Books > Old Books > The Golden Treasury (1932)


Page 48

BOOK FIRST
48 POST MORTEM

If thou survive my well-contented day
When that churl Death my bones with dust shall cover,
And shalt by fortune once more re-survey
These poor rude lines of thy deceased lover;

Compare them with the bettering of the time,
And though they be outstripp'd by every pen,
Reserve them for my love, not for their rhyme
Exceeded by the height of happier men.

O then vouchsafe me but this loving thought
'Had my friend's muse grown with this growing age,
A dearer birth than this his love had brought
To march in ranks of better equipage:

But since he died, and poets better prove,
Theirs for their style I'll read, his for his love.'
W. SHAKESPEARE.

Page 49

BOOK FIRST
49 THE TRIUMPH OF DEATH

No longer mourn for me when I am dead
That you shall hear the surly sullen bell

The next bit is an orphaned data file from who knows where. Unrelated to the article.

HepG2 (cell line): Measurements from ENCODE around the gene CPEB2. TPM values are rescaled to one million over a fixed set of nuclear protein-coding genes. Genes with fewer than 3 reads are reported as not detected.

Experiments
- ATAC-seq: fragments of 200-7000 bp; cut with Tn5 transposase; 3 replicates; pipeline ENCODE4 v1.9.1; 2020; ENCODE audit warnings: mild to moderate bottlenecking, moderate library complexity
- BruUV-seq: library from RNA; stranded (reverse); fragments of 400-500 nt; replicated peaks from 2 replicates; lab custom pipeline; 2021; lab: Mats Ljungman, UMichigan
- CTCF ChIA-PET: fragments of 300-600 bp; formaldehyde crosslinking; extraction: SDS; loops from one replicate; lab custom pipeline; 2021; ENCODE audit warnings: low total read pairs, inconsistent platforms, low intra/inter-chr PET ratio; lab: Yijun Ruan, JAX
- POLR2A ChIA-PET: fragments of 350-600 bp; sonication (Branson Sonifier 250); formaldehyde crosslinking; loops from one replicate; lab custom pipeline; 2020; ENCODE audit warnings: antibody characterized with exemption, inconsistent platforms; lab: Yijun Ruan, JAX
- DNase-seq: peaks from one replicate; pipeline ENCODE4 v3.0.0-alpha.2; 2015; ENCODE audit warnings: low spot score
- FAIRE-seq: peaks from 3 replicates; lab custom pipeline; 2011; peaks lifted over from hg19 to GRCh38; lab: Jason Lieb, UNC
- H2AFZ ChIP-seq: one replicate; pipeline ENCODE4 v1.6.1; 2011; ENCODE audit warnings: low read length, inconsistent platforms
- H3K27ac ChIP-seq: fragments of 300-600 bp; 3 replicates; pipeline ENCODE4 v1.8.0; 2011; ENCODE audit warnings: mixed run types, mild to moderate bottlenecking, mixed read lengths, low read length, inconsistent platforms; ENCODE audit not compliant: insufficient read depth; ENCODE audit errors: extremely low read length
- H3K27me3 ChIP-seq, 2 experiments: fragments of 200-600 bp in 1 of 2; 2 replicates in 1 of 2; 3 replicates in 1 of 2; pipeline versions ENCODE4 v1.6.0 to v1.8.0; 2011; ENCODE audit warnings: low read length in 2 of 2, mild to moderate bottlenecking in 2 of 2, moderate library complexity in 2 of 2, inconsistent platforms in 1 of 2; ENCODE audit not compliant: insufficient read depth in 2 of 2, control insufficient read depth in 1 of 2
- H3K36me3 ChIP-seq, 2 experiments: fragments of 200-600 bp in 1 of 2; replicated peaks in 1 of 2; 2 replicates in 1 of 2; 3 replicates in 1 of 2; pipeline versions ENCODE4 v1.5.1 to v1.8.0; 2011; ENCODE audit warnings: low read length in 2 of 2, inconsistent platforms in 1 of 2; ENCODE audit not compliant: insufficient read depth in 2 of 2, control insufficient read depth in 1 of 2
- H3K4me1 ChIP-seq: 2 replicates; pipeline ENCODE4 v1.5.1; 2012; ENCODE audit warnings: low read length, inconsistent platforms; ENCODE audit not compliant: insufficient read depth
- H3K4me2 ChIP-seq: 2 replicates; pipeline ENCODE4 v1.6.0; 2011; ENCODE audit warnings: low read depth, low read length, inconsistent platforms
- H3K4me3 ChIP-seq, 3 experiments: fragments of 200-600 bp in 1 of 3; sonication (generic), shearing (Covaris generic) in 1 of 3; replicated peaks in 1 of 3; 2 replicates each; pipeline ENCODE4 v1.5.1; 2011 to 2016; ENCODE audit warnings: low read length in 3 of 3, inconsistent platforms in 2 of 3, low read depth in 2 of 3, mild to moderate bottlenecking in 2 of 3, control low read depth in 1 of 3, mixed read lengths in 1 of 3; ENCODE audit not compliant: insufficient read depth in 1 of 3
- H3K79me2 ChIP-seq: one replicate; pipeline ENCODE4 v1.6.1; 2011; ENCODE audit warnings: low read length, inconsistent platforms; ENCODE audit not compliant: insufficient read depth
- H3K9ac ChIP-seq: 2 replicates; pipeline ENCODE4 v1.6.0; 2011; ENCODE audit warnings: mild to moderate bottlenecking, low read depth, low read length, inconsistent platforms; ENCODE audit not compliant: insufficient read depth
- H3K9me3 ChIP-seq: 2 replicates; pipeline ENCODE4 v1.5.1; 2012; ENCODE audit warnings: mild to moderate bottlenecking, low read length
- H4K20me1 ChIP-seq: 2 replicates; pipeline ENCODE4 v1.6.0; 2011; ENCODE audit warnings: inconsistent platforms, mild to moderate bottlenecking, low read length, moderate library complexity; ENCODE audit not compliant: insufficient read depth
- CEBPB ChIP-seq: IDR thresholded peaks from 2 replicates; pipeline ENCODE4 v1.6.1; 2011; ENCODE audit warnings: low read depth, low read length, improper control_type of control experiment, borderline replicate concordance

Give warning to the world, that I am fled
From this vile world, with vilest worms to dwell;

Nay, if you read this line, remember not
The hand that writ it; for I love you so,
That I in your sweet thoughts would be forgot
If thinking on me then should make you woe.

O if, I say, you look upon this verse
When I perhaps compounded am with clay,
Do not so much as my poor name rehearse,
But let your love even with my life decay;

Lest the wise world should look into your moan,
And mock you with me after I am gone.
W. SHAKESPEARE.

Page 50

BOOK FIRST
50 MADRIGAL

Tell me where is Fancy bred,
Or in the heart, or in the head?
How begot, how nourished?
Reply, reply.

It is engender'd in the eyes,
With gazing fed; and Fancy dies
In the cradle where it lies:
Let us all ring Fancy's knell;
I'll begin it,-Ding, dong, bell.
-Ding, dong, bell.
W. SHAKESPEARE.

Page 51

BOOK FIRST
51 CUPID AND CAMPASPE

Cupid and my Campaspe play'd
At cards for kisses; Cupid paid:
He stakes his quiver, bow, and arrows,
His mother's doves, and team of sparrows;
Loses them too; then down he throws
The coral of his lip, the rose
Growing on 's cheek (but none knows how);
With these, the crystal of his brow,
And then the dimple of his chin;
All these did my Campaspe win:
At last he set her both his eyes
She won, and Cupid blind did rise.
O Love! has she done this to thee?
What shall, alas! become of me?
J. LYLY.

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